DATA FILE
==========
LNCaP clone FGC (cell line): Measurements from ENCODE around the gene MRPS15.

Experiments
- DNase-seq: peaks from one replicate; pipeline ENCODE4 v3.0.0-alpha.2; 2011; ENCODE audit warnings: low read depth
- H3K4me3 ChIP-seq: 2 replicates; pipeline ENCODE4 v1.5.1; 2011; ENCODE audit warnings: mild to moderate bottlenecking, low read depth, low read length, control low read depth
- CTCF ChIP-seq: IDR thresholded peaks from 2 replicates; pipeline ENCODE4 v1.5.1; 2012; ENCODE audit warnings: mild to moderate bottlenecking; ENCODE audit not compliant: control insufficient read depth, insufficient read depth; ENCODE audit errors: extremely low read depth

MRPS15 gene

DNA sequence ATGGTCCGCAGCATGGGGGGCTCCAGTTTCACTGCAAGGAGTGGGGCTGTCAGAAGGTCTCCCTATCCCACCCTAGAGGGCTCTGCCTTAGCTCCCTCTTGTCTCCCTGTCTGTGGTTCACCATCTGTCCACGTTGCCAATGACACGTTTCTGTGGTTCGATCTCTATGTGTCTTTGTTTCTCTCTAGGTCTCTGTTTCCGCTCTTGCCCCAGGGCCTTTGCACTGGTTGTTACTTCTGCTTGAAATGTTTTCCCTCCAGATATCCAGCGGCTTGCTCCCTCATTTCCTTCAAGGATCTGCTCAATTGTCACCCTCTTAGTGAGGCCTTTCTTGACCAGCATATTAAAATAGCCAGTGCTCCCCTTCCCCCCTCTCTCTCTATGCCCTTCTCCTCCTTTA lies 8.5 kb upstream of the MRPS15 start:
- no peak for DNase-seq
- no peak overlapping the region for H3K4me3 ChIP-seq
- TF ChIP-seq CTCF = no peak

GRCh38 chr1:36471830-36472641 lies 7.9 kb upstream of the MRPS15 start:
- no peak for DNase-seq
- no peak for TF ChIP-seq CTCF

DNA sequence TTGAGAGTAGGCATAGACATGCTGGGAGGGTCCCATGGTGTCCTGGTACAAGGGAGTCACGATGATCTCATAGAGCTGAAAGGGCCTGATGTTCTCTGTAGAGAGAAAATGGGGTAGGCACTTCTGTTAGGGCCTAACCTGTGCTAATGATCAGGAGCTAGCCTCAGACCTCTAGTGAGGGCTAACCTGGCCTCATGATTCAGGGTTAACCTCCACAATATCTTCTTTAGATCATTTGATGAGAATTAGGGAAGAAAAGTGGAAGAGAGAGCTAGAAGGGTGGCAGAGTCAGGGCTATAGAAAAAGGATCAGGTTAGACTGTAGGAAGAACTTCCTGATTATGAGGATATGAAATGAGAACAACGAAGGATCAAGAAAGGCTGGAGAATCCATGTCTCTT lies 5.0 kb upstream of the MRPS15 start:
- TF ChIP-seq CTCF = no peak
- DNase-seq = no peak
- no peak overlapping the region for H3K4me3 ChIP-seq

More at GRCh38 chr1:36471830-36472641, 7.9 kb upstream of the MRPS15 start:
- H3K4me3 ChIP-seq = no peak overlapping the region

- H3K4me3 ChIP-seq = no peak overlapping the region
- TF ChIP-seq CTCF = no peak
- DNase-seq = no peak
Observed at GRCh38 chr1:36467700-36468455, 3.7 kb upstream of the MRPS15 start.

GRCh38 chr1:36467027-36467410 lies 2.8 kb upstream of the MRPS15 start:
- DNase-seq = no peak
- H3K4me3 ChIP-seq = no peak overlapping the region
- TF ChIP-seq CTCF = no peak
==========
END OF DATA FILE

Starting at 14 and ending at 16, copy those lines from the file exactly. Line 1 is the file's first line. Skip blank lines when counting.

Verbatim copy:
DNA sequence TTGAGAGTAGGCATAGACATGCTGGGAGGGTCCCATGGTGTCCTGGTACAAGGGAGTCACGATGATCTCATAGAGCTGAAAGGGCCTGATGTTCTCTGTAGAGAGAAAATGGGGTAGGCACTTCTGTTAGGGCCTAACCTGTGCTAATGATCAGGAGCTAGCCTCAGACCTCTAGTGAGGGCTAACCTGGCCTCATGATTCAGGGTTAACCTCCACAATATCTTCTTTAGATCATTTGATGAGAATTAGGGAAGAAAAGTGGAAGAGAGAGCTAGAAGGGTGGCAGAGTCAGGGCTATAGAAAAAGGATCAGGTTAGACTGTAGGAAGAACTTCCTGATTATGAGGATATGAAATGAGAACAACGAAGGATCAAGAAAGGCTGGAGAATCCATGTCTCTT lies 5.0 kb upstream of the MRPS15 start:
- TF ChIP-seq CTCF = no peak
- DNase-seq = no peak